Meet the brightest stars near Earth. Next up: Polaris, the North Star, the star within a degree of the north celestial pole.
Meet the stars near Earth, starting with the brightest: Sirius, the "Dog Star."
Wondering what to read next? Looking for a gift for the amateur astronomer in your life? Check out these new astronomy books!
Native American tribes each had their own full Moon names — we introduce the most commonly used ones and the traditions behind them.
Enrich the eclipse experience — especially the long, partial phases — with solar eclipse activities for kids and families.
Learn some of the classic stargazing sights that can be best viewed through a smaller telescope.
How do you find out what stars are visible tonight? With a planisphere or "star wheel." It's easy!
Here's what you need to know to navigate the heavens with a telescope and star atlas.
Here's a great free download that uses a deck of playing cards to introduce you to the night's sky's constellations in a fun, entertaining way.
Maybe this gift-giving season you got a shiny new telescope to call your own. Congratulations — you could be on your way to discovering many amazing far things in the night sky. Although most of them are so far and faint that just finding and detecting them is the challenge! Whether your new scope is…
El 21 de Agosto del 2017 va a ser la primera vez que los Americanos podrán ver un eclipse total de Sol desde 1949. Un espectáculo tan grandioso obtendrá mucha atención, pero también atrae mucha planificación necesaria.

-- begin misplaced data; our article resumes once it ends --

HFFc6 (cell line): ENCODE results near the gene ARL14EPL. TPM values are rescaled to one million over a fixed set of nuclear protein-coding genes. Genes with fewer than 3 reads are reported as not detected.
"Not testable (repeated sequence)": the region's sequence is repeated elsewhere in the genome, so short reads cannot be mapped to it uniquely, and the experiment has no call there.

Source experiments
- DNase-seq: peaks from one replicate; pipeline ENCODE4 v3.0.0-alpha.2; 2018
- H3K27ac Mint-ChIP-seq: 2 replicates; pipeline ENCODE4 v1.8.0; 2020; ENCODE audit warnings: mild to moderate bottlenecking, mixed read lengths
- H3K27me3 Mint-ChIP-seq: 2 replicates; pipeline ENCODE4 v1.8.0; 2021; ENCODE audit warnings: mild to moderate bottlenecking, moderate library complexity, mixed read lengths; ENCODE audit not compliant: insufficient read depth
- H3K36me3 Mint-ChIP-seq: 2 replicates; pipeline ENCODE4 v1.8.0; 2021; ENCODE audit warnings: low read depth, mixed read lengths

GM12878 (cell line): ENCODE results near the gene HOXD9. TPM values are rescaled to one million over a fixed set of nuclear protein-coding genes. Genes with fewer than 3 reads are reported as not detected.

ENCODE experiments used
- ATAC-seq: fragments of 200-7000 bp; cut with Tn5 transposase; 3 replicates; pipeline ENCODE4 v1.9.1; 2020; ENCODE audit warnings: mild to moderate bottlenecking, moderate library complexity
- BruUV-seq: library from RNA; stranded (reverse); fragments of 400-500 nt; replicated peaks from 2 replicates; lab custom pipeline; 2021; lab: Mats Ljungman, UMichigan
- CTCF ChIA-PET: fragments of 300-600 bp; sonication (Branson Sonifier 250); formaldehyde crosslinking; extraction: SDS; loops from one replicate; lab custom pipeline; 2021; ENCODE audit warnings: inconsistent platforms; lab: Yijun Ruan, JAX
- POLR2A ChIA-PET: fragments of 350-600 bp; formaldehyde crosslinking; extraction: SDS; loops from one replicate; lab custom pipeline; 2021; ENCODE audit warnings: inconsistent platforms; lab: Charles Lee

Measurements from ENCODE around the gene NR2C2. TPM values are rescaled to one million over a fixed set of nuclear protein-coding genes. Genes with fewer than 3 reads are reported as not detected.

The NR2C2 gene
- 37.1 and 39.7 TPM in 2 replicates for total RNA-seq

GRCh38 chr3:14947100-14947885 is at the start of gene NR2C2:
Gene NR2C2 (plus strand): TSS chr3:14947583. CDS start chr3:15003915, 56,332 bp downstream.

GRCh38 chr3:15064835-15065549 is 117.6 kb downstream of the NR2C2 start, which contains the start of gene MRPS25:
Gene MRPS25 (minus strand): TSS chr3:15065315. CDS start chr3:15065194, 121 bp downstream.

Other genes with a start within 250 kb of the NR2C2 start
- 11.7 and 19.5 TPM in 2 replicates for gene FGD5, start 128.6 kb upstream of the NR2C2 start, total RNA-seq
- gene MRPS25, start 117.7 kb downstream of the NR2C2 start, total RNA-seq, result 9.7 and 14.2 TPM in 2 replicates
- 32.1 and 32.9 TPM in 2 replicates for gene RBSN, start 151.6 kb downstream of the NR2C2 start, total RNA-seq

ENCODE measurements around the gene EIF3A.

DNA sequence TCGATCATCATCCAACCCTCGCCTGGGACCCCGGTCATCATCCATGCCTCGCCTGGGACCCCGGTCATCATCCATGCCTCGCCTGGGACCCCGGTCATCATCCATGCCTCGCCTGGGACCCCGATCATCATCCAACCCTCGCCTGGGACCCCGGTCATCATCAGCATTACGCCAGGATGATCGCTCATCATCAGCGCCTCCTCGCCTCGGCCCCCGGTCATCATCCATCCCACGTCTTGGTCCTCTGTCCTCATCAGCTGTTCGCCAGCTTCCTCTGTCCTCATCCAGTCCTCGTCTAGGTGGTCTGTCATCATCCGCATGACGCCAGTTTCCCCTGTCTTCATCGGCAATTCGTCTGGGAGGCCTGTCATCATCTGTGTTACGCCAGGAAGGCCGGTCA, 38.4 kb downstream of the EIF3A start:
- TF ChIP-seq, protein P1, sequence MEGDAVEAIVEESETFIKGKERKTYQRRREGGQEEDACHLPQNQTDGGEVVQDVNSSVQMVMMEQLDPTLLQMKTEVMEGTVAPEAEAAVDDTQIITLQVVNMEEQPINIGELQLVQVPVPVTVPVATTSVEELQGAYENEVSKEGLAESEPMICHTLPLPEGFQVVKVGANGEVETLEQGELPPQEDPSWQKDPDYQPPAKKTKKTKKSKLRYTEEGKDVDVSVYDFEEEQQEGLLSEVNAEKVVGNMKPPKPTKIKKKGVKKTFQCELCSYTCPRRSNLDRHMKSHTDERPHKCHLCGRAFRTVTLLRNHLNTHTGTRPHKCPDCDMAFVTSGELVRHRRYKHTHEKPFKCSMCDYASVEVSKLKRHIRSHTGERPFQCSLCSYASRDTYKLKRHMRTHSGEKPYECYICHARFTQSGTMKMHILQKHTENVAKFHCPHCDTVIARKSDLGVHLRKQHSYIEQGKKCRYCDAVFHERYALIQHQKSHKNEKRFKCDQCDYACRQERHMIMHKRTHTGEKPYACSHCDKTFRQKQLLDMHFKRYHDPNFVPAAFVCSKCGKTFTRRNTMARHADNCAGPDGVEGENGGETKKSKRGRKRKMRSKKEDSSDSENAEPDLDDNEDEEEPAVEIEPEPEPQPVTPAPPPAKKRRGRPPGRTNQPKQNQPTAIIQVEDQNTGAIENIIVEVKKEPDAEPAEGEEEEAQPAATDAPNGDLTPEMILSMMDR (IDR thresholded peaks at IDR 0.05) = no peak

Our Constellation Basics webinar provides background information about the major winter constellations. Here are some accompanying online resources.
Asterisms appeal to our playful side but also serve as key waypoints in the sky for identifying fainter stars and constellations.
Ordinary binoculars are your ideal "first telescope." And they're so versatile that even seasoned stargazers find them indispensable.
Most of us are familiar with the Seven Sisters, but have you met their brothers? Learn how to find more Pleiades than first meet the eye.
October's a perfect time to see the zodiacal light, a tapering tower of comet dust standing high in the eastern sky before dawn. Here's how to find it.
Ten thousand stars bedazzle the eye on a dark night. Wait, how many?
With a subtle beauty all its own, the earthshine we see glowing in the lunar night invites us to consider Earth's many connections to the Moon.
They come in a wide range of apertures. But for astronomy, large aperture is only part of the story. High magnification is just as important when binoculars are used on a night sky that's not absolutely dark.
Channel your inner superpower by looking up at the night sky precisely when a dazzling blaze of light is beamed to Earth from outer space.
Toddlers can gain a great deal from star parties, more than we might think possible. Here are some further resources for engaging youngsters at your next event.
Watch S&T senior editor Alan MacRobert show and explain how to use star charts and planispheres (star wheels).
Here are hyperlinks to many websites that can help you forecast the astronomical observing conditions for next few nights — or longer.
Have you ever felt that you ought to be able to see more in the night sky using just your unaided eyes? You may need nothing more than a new pair of eyeglasses.
Light pollution is most amateur astronomers' worst enemy. Learn here how to measure and describe how brightly your sky glows.